# 2.1: Review of Complex Numbers and Arithmetic

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We will find many uses in system dynamics for analysis with complex numbers and variables. It is instructive first to imagine how complex numbers might have been developed historically. It seems likely that they appeared first in solutions for roots of polynomial equations. To see how, let us examine the 2^{nd} degree polynomial, the standard quadratic equation, and its solutions. The quadratic equation is

\[a z^{2}+b z+c=0\label{eqn:2.1}\]

where \(z\) is the unknown and \(a\), \(b\), and \(c\) are known constants. The standard solution for roots \(z\) is

\[z=-\frac{b}{2 a} \pm \frac{1}{2 a} \sqrt{b^{2}-4 a c}\label{eqn:2.2}\]

Provided that \(b^{2}-4 a c \geq 0\), the solution via Equation \(\ref{eqn:2.2}\) can be calculated easily. But suppose the constants have values such that \(b^{2}-4 a c<0\), so that Equation \(\ref{eqn:2.2}\) indicates the square root of a negative number. That must have seemed strange to early mathematicians. Nevertheless, Equation \(\ref{eqn:2.2}\) is the correct solution **regardless** of the sign of \(b^{2}-4 a c\), which you can verify simply by substituting Equation \(\ref{eqn:2.2}\) back into Equation \(\ref{eqn:2.1}\). So it was necessary to recognize the existence of the square root of a negative number and to invent notation and terminology for describing such a number.

For \(b^{2}-4 a c<0\), we can write

\[\sqrt{b^{2}-4 a c}=\sqrt{(-1)\left(4 a c-b^{2}\right)}=\sqrt{-1} \times \sqrt{4 a c-b^{2}} \equiv j \sqrt{4 a c-b^{2}}\]

in which we define the *unit imaginary number* as \(j \equiv \sqrt{-1}\). Perhaps early mathematicians used the adjective “imaginary” because such a number seemed unreal to them. With this definition, we can write Equation \(\ref{eqn:2.2}\) in the form

\[z=-\frac{b}{2 a} \pm j \frac{1}{2 a} \sqrt{4 a c-b^{2}}\]

This is called a *complex* number, which is the sum of a normal, or *real* number and an imaginary number (\(j\) times a real number being a general imaginary number).

If \(x\) and \(y\) are reals, then any complex number can be written in the *rectangular* form:

\[z=x+j y, \quad \text{with real part} \quad x \equiv \operatorname{Re}(z), \quad \text{and imaginary part} \quad y \equiv \operatorname{Im}(z)\label{eqn:2.3}\]

This form is called “rectangular” because it expresses the complex number in terms of its rectangular, or Cartesian components, \(x\) and \(y\). Equation \(\ref{eqn:2.3}\) is similar mathematically to a two-dimensional vector **v** expressed in terms of Cartesian components and unit vectors \(\mathbf{1}_{\mathbf{x}}\) and \(\mathbf{1}_{\mathbf{y}}\): \(\mathbf{v}=v_{x} \mathbf{1}_{\mathbf{x}}+v_{y} \mathbf{1}_{\mathbf{y}}\). Therefore, we can represent a complex number \(z=x+j y\) graphically in the Cartesian form similar to that used for two-dimensional vectors, as shown in Figure \(\PageIndex{1}\).

From Figure \(\PageIndex{1}\), we can infer another useful way to represent a complex number. By defining the *magnitude* (*length*, *absolute value*, *modulus*) of \(z\) as the positive number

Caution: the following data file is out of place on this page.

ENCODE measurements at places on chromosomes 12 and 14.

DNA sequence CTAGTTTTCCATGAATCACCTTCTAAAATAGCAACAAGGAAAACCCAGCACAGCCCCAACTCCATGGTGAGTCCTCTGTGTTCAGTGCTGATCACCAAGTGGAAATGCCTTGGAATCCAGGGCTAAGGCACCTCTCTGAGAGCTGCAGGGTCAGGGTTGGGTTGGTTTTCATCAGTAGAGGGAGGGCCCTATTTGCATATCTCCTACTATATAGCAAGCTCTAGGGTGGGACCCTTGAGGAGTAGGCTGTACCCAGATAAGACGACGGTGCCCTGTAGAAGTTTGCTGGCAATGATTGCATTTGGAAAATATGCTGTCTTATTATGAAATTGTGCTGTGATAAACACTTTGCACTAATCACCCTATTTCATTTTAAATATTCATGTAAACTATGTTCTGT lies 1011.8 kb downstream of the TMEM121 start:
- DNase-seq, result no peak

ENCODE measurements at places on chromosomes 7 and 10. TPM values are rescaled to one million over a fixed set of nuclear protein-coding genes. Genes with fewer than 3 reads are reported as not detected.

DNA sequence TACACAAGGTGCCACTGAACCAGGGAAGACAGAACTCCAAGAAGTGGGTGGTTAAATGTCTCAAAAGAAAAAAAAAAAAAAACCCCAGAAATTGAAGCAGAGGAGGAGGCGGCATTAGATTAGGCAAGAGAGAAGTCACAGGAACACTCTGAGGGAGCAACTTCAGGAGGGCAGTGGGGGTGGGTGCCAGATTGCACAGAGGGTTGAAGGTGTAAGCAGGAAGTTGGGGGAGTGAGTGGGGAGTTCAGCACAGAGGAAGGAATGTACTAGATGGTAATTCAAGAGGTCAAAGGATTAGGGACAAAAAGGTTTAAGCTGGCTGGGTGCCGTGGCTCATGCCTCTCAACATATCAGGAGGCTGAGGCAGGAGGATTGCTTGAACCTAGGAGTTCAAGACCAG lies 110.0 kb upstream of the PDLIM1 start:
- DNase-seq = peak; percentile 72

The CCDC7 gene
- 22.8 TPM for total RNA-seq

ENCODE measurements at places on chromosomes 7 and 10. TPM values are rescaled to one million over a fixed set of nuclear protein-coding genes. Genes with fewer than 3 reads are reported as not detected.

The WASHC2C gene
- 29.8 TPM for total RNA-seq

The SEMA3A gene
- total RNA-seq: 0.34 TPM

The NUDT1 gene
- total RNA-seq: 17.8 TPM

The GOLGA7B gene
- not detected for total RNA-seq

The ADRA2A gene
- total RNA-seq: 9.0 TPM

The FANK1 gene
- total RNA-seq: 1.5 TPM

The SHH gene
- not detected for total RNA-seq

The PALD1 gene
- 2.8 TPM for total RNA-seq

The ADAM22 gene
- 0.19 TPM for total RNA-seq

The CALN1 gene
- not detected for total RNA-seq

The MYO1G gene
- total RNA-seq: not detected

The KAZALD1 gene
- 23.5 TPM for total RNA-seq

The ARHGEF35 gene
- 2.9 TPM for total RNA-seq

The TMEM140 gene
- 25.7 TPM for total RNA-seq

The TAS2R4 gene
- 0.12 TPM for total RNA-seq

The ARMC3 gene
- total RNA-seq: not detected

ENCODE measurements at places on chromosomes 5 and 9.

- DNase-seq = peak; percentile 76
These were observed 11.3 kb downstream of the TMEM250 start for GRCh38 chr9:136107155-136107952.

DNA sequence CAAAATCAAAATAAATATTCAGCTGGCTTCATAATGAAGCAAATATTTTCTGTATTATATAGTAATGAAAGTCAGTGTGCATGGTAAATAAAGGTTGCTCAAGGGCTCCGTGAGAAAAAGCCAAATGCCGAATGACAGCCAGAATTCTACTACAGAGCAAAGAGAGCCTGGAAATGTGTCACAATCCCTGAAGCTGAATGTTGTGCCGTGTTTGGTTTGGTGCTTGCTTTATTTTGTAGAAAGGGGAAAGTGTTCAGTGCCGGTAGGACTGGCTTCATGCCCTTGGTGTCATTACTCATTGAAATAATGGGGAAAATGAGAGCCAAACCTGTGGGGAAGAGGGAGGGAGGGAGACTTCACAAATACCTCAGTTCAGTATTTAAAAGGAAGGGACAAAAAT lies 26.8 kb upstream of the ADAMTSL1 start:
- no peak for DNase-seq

\[r=\sqrt{x^{2}+y^{2}}\label{eqn:2.4}\]

we can write

\[z=x+j y=r\left(\frac{x}{r}+j \frac{y}{r}\right)=r(\cos \theta+j \sin \theta)\label{eqn:2.5}\]

In Equation \(\ref{eqn:2.5}\), we employ the standard trigonometric functions of angle \(\theta\) originating on the positive real axis and defined positive in the counterclockwise (CCW) sense, Figure \(\PageIndex{1}\). Angle \(\theta\) is often called the *argument* of \(z\). The general definition is

\[\theta=\tan ^{-1}\left(\frac{y}{x}\right)\label{eqn:2.6}\]

It is necessary to recognize Equation \(\ref{eqn:2.6}\) as the *four-quadrant inverse tangent* (or *arctangent*). For example, if \(y\) is positive and \(x\) is negative, then Equation \(\ref{eqn:2.6}\) should give angle \(\theta\) in the second quadrant, \(90^{\circ}<\theta<180^{\circ}\); or, if both \(y\) and \(x\) are negative, then Equation \(\ref{eqn:2.6}\) should give angle \(\theta\) in the 3^{rd} quadrant, \(-180^{\circ}<\theta<-90^{\circ}\) (which also can be written as \(180^{\circ}<\theta<270^{\circ}\)). Unfortunately, the *tan*^{−1} or *arctan* function on hand calculators does **not** calculate the four-quadrant inverse tangent, but only considers the sign of the quotient \(y/x\), and produces a \(\theta\) value in the 1^{st} or 4^{th} quadrants, \(-90^{\circ}<\theta<+90^{\circ}\). So, if you are evaluating Equation \(\ref{eqn:2.6}\) on your hand calculator, **you** need to account for the signs of both y and x, and you need to modify appropriately the answer given by your calculator. If you are evaluating Equation \(\ref{eqn:2.6}\) in MATLAB, then you should use MATLAB’s four-quadrant inverse tangent function, `atan2(y,x)`

.

Equation \(\ref{eqn:2.5}\) is just an intermediate result. To achieve the desired final form, we rewrite Equation \(\ref{eqn:2.5}\) using the well-known Taylor power series expansions for sine, cosine and exponential functions:

\[z=r(\cos \theta+j \sin \theta)=r\left[\left(1-\frac{\theta^{2}}{2 !}+\frac{\theta^{4}}{4 !}-\ldots\right)+j\left(\theta-\frac{\theta^{3}}{3 !}+\frac{\theta^{5}}{5 !}-\ldots\right)\right]\]

\[z=r(\cos \theta+j \sin \theta)=r\left(1+(j \theta)+\frac{(j \theta)^{2}}{2 !}+\frac{(j \theta)^{3}}{3 !}+\frac{(j \theta)^{4}}{4 !}+\frac{(j \theta)^{5}}{5 !}+\ldots\right) \equiv r e^{j \theta}\]